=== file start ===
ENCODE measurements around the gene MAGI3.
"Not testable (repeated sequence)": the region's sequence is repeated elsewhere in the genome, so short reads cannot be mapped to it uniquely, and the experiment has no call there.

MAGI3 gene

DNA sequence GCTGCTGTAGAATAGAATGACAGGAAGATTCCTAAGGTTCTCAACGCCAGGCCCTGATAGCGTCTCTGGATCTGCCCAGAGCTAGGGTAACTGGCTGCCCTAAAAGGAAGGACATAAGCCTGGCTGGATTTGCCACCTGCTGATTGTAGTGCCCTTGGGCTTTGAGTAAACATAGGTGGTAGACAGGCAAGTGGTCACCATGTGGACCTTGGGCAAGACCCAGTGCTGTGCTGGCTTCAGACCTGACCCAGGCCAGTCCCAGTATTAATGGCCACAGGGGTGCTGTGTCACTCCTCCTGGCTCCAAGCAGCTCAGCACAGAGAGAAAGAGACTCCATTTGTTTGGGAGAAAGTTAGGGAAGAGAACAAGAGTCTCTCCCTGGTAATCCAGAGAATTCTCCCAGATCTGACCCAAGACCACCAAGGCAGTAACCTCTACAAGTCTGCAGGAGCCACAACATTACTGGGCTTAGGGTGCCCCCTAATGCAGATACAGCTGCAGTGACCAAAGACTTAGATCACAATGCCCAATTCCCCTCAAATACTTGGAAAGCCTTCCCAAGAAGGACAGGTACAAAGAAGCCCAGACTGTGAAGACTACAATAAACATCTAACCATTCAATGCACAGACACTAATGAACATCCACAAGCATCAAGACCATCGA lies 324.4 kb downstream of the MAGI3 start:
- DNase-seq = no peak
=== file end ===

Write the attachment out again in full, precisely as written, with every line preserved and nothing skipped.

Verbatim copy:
ENCODE measurements around the gene MAGI3.
"Not testable (repeated sequence)": the region's sequence is repeated elsewhere in the genome, so short reads cannot be mapped to it uniquely, and the experiment has no call there.

MAGI3 gene

DNA sequence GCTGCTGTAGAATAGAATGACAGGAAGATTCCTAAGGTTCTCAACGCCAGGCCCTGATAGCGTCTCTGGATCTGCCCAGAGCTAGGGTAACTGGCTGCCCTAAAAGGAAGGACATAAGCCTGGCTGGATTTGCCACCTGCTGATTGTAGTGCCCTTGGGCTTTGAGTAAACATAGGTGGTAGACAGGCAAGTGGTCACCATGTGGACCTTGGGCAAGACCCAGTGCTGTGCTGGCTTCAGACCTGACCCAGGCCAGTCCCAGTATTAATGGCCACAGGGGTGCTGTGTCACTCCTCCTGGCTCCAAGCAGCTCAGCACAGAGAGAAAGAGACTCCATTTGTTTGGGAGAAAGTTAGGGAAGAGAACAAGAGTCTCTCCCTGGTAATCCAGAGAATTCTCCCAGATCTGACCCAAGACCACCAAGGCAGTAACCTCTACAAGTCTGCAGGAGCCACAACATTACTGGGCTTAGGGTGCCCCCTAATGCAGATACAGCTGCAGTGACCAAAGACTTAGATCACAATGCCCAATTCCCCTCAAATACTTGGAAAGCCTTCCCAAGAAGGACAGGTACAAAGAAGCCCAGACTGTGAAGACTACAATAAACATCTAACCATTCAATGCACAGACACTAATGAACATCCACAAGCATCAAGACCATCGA lies 324.4 kb downstream of the MAGI3 start:
- DNase-seq = no peak